Safety is not an intellectual exercise to keep us in work. It is a matter of life and death. It is the sum of our contributions to safety management that determines whether the people we work with live or die.
-Sir Brian Appleton
Today, April 28th, is the official “Day of Mourning for Persons Killed or Injured in the Workplace”. Today we recognize and remember all workers who have lost their lives in the workplace. Today is a reminder of the ultimate cost unsafe working conditions can have on the workers, namely death.
This day of remembrance was officially recognized through legislation in 1991, but was recognized by workers years before this development. Today more than 80 countries around the world recognize April 28th as a workers mourning day.
This recognition of the need for remembrance is ostensibly a promising sign, but we must be careful not to let this recognition fool us into thinking that worker safety has been achieved.
With the unwavering support of workers, occupational health and safety standards, legislation and supporting regulations have been enacted and amended over the years. No doubt these legislative protections have saved workers and their loved ones from untold tragedy and hardship. But have these protections been enough? The obvious answer to this question, is “no”. We still have a long way to go.
In 2012 there were 977 workplace deaths in Canada. This, sadly, represents a 6% increase from the number of workplace deaths in 2011. Even more startling is the figure for the last 20 years - From 1993 to 2013, 18,039 Canadians died from workplace accidents. As massive as that number is, it pales in comparison to the number of workplace injuries. In 2012, Canada saw a staggering 245,365 workplace injuries that were severe enough to force workers out of their employment positions. Clearly, change is needed.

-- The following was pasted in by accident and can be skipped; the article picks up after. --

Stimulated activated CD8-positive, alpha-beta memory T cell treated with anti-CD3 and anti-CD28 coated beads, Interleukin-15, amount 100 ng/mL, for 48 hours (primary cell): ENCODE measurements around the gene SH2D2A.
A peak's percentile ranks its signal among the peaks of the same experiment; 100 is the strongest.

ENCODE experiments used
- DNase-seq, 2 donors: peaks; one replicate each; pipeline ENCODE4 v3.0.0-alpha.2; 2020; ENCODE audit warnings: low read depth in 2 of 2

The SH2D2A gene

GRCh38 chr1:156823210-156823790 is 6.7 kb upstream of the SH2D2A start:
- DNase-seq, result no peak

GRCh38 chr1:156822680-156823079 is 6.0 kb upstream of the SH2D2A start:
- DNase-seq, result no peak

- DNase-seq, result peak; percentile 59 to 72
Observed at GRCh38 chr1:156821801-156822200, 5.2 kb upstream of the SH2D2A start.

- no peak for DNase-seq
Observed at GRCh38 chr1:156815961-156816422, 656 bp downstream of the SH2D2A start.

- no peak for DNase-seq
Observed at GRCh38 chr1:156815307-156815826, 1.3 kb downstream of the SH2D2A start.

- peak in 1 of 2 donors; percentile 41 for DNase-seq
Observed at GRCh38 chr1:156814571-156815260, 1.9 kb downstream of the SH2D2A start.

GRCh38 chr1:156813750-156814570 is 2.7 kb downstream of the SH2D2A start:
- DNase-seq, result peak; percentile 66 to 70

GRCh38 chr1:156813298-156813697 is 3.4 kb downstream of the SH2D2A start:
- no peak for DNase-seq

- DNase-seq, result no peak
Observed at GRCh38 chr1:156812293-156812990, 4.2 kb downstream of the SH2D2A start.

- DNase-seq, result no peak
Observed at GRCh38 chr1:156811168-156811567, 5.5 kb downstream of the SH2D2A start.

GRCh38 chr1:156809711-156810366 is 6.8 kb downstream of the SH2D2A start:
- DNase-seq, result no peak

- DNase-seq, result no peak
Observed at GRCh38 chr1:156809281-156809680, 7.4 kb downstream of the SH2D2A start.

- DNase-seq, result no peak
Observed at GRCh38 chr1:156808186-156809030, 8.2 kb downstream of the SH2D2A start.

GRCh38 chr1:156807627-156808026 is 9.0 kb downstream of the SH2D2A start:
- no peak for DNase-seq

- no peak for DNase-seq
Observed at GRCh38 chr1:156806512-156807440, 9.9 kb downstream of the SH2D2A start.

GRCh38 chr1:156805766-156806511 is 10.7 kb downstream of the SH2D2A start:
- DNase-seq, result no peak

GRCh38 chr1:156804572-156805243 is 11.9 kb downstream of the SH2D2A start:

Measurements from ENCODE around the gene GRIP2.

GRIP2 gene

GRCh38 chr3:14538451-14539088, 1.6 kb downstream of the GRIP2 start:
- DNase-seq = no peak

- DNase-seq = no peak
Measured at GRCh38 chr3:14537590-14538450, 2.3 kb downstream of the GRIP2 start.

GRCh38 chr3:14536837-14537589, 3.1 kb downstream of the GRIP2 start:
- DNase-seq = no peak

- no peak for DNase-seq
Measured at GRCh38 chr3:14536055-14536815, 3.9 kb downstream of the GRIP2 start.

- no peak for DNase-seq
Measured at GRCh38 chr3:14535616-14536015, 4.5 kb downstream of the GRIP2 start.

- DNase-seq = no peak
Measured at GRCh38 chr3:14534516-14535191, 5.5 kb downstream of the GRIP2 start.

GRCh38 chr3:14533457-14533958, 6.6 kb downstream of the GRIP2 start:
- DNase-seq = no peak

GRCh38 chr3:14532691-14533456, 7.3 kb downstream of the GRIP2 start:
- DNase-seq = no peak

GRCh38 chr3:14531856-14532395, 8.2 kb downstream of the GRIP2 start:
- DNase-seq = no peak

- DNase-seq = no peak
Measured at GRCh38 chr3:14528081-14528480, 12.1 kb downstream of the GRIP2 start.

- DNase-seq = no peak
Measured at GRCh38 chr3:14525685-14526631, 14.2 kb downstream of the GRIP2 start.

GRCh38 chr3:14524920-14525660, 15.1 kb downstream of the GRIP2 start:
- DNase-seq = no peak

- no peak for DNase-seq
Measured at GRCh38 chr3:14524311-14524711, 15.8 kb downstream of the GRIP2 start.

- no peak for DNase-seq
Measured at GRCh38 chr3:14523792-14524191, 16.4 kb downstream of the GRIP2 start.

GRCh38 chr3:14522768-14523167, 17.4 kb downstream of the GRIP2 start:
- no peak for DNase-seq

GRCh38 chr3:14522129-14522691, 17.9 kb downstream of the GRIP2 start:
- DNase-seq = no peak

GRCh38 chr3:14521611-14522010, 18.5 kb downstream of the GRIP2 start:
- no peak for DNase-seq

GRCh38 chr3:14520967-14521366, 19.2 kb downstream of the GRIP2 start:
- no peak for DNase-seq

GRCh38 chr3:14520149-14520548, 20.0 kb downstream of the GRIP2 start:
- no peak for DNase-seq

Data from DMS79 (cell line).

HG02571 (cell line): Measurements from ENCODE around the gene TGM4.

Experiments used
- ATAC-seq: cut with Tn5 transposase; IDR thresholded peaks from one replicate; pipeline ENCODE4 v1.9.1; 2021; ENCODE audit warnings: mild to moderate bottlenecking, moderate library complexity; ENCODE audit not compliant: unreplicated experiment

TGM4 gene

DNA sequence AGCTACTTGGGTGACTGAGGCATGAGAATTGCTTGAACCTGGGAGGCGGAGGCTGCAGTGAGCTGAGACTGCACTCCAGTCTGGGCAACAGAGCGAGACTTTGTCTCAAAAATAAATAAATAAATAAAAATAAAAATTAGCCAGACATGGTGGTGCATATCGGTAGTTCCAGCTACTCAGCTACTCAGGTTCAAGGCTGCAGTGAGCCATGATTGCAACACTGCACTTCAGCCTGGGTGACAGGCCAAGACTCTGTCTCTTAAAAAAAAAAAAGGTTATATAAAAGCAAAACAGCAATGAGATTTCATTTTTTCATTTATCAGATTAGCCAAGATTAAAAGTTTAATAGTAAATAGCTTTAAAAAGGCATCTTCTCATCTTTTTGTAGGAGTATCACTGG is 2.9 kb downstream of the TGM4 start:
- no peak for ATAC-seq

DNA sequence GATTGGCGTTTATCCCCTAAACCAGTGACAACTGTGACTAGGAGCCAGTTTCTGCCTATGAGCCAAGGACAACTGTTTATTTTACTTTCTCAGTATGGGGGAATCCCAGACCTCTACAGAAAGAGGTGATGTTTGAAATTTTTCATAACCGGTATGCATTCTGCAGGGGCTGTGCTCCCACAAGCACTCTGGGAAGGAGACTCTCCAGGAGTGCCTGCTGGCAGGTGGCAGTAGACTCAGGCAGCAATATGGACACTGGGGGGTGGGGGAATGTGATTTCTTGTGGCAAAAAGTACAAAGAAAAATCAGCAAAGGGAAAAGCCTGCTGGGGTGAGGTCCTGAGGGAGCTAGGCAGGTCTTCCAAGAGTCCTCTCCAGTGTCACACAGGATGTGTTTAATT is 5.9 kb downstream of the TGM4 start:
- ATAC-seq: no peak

So what can be done? One change for the better would be to make legislative changes that would allow for the OHSA to cover all workers. At present, it is often touted that the OHSA covers almost all workers. Almost, however, is not all. And only all is good enough when it comes to worker safety. Additionally, the WSIB must be made to extend mandatory coverage to all workplaces. Thousands of Ontario workers are not covered by the WSIB!
In addition to these legislative changes, there is a positive obligation for employers and unions to make certain that their members and representatives on joint health and safety committees have the appropriate time, training and financial wherewithal to execute their duties under the OHSA.
Finally, we must insist that the Ministry of Labour does its job and enforces the OHSA. Changes in funding and the reduction of enforcement officers is an issue that is also woefully ripe for correction. In addition, employers must be made to comply with OHSA requirements to allow worker representatives to inspect the entire workplace every month. This move alone could put a sizable dent in the terrible workplace injury and fatality figures in Ontario and throughout the country.
These are just a few suggestions to enhance worker health and safety. We should all take some time today to remember the fallen and injured workers both at home and abroad and continue to strive to make our workplaces safe. Because the struggle will not be at an end until the fatality rate is zero.